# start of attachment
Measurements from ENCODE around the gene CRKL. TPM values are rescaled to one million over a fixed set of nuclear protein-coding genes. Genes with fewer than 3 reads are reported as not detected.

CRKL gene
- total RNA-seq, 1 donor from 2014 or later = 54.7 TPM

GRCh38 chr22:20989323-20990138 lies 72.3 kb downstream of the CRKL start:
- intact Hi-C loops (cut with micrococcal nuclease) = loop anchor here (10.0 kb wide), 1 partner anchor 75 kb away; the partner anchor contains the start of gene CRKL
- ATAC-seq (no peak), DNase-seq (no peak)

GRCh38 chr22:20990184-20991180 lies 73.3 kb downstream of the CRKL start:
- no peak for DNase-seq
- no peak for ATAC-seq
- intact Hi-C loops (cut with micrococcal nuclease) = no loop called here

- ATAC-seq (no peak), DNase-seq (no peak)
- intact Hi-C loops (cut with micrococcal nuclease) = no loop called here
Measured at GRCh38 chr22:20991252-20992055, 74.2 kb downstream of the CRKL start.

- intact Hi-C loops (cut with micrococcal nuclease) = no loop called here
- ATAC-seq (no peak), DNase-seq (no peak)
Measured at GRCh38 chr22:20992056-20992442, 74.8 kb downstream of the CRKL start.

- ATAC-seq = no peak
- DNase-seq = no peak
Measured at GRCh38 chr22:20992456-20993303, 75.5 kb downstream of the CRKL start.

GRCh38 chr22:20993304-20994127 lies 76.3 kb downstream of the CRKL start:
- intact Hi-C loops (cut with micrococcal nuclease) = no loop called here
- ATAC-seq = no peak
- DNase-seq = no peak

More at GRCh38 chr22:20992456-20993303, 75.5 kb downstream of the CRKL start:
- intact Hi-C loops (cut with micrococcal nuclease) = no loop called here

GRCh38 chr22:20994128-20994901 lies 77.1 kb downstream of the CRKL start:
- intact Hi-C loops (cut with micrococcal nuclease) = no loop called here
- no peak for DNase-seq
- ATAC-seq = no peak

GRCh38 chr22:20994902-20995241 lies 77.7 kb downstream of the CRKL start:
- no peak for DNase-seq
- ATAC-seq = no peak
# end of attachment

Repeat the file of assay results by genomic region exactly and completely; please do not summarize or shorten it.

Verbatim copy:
Measurements from ENCODE around the gene CRKL. TPM values are rescaled to one million over a fixed set of nuclear protein-coding genes. Genes with fewer than 3 reads are reported as not detected.

CRKL gene
- total RNA-seq, 1 donor from 2014 or later = 54.7 TPM

GRCh38 chr22:20989323-20990138 lies 72.3 kb downstream of the CRKL start:
- intact Hi-C loops (cut with micrococcal nuclease) = loop anchor here (10.0 kb wide), 1 partner anchor 75 kb away; the partner anchor contains the start of gene CRKL
- ATAC-seq (no peak), DNase-seq (no peak)

GRCh38 chr22:20990184-20991180 lies 73.3 kb downstream of the CRKL start:
- no peak for DNase-seq
- no peak for ATAC-seq
- intact Hi-C loops (cut with micrococcal nuclease) = no loop called here

- ATAC-seq (no peak), DNase-seq (no peak)
- intact Hi-C loops (cut with micrococcal nuclease) = no loop called here
Measured at GRCh38 chr22:20991252-20992055, 74.2 kb downstream of the CRKL start.

- intact Hi-C loops (cut with micrococcal nuclease) = no loop called here
- ATAC-seq (no peak), DNase-seq (no peak)
Measured at GRCh38 chr22:20992056-20992442, 74.8 kb downstream of the CRKL start.

- ATAC-seq = no peak
- DNase-seq = no peak
Measured at GRCh38 chr22:20992456-20993303, 75.5 kb downstream of the CRKL start.

GRCh38 chr22:20993304-20994127 lies 76.3 kb downstream of the CRKL start:
- intact Hi-C loops (cut with micrococcal nuclease) = no loop called here
- ATAC-seq = no peak
- DNase-seq = no peak

More at GRCh38 chr22:20992456-20993303, 75.5 kb downstream of the CRKL start:
- intact Hi-C loops (cut with micrococcal nuclease) = no loop called here

GRCh38 chr22:20994128-20994901 lies 77.1 kb downstream of the CRKL start:
- intact Hi-C loops (cut with micrococcal nuclease) = no loop called here
- no peak for DNase-seq
- ATAC-seq = no peak

GRCh38 chr22:20994902-20995241 lies 77.7 kb downstream of the CRKL start:
- no peak for DNase-seq
- ATAC-seq = no peak